Through a partnership with the Washington Department of Fish and Wildlife, our Okanogan Trails Chapter of the Mule Deer Foundation designed and installed an information kiosk at Carter Mountain Wildlife Area this month to engage visitors on the value of shrub-steppe habitat in our region and the need for creating safer passage on Highway 97 for people and wildlife.  Situated adjacent to Highway 97, Carter Mountain Wildlife Area provides important habitat for wildlife moving through and residing in the Okanogan Valley.  This kiosk will help engage and inform visitors to the wildlife area.

Information kiosk at Carter Mountain Wildlife Area sponsored by the Okanogan Trails Chapter of the Mule Deer Foundation. In the picture from the left: Jay Kehne, Allisa Carlson, and Justin Haug.

The kiosk is the final step in a larger project of Okanogan Trails Chapter of Mule Deer Foundation to improve a trailhead and user experience at Carter Mountain Wildlife Area.  With funds raised at their banquet in 2014, the local chapter made improvements in coordination with Okanogan Backcountry Horsemen, and Washington Department of Fish and Wildlife (WDFW) to the Carter Mountain trailhead that included Improvements included grading, gravelling packing and fence installation around the trail head parking area. This trailhead provides access to the Carter Mountain Wildlife area where hunters, back country horsemen, hikers and wildlife watchers come to enjoy Okanogan’s shrub steppe landscapes and wildlife.  The trailhead sits immediately adjacent to the location of the planned first installation of the first underpass in Phase I of the safepassage for HWY 97 effort currently underway.  Some pictures attached to add as needed.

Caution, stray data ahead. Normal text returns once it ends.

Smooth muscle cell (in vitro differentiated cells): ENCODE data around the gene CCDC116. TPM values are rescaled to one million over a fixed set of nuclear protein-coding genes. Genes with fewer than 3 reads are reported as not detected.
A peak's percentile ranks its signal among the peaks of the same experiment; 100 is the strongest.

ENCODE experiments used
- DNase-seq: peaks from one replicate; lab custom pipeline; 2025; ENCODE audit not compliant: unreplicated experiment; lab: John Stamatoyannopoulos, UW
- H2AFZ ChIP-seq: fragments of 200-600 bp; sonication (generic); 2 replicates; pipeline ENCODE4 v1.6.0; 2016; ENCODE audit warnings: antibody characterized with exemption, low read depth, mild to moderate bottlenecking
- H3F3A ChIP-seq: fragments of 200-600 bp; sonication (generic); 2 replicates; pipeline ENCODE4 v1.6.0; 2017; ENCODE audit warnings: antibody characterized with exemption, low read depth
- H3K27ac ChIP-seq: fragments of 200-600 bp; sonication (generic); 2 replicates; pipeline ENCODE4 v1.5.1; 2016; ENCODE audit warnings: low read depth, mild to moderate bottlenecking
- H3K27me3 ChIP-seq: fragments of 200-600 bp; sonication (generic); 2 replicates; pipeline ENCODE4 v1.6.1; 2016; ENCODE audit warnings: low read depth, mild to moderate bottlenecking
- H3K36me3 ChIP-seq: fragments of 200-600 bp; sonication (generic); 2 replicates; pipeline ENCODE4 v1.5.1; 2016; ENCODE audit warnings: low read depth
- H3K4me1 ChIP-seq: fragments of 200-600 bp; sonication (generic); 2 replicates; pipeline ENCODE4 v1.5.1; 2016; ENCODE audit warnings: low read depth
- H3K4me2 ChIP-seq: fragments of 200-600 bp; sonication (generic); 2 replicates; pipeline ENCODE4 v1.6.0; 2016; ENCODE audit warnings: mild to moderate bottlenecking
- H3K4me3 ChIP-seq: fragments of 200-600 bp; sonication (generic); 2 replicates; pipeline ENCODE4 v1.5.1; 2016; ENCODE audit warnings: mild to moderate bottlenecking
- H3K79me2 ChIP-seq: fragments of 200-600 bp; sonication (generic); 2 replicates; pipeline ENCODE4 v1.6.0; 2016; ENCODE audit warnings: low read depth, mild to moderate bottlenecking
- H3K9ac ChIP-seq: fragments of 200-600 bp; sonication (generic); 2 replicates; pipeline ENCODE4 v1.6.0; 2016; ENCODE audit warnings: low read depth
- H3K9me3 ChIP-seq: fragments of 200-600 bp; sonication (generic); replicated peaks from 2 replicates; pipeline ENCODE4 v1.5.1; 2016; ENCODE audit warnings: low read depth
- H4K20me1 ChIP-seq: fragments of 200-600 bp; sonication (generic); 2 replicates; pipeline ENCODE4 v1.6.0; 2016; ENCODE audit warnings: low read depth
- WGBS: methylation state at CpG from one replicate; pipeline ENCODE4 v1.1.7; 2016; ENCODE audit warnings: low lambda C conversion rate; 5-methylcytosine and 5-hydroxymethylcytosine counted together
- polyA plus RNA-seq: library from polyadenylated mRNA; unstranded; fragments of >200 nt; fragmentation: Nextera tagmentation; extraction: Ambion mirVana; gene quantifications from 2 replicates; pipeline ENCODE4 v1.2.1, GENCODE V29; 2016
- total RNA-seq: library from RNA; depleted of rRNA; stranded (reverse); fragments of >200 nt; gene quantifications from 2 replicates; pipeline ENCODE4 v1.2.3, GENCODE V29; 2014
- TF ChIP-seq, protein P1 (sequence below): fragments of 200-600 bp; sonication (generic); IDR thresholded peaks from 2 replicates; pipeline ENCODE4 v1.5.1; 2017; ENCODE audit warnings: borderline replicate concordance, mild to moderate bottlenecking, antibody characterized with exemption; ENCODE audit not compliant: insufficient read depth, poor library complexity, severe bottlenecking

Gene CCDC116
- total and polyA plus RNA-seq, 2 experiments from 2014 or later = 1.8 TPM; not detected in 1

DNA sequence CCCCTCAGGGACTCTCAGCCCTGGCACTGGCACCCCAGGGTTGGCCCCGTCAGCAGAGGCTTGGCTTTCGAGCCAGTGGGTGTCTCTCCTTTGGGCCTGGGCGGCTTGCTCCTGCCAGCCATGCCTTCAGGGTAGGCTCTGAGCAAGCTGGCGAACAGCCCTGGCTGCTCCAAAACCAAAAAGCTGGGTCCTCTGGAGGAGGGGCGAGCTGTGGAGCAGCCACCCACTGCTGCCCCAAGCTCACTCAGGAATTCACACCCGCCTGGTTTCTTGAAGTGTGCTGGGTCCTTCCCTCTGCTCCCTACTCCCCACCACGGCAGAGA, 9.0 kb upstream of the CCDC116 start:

The information kiosk is the result of many generous contributions.  Design and layout of the new information kiosk was donated by Okanogan Conservation District, materials and construction donated by the local Home Depot store, photos and maps provided by Justin Haug,  Graphics completed by Fossil Graphic in New York City, with final installation of the Kiosk completed by WDFW, and Mule Deer Foundation volunteers.

Carter Mtn Trailhead Improvements

Central Washington Latino Community Fund documents support for safer passage on Highway 97

In a letter signed by Central Washington Manager Micaela Razo, the Central Washington Latino Community Fund displayed their support for making Highway 97 in the Okanogan Valley safer for people and wildlife.  The letter states “the Latino community has a long history in the Okanogan valley and is well established and distributed.  The Safe Passage on Highway 97 Project is proposed along this corridor that many Latino community members travel every day, to and from work, schools, and recreate.  We join the Colville Confederated Tribes, Conservation Northwest, the Mule Deer Foundation and many other local partners and community members in support of this project.”

View the full letter of support, and other statements of support for creating safer passage on this stretch of highway.

Secretary Zinke Prioritizes Big Game Corridors

This month at the Western Conservation and Hunting Expo in Salt Lake City, Utah U.S. Secretary of the Interior Ryan Zinke signed Secretarial Order 3362, which aims to improve habitat quality and western big game winter range and migration corridors for antelope, elk, and mule deer. The order seeks to foster improved collaboration with states and private landowners and facilitates all parties using the best available science to inform development of guidelines that helps ensure that robust big game populations continue to exist.  Priority states currently include Arizona, California, Colorado, Idaho, Montana, Nevada, New Mexico, Oregon, Utah, Washington, and Wyoming.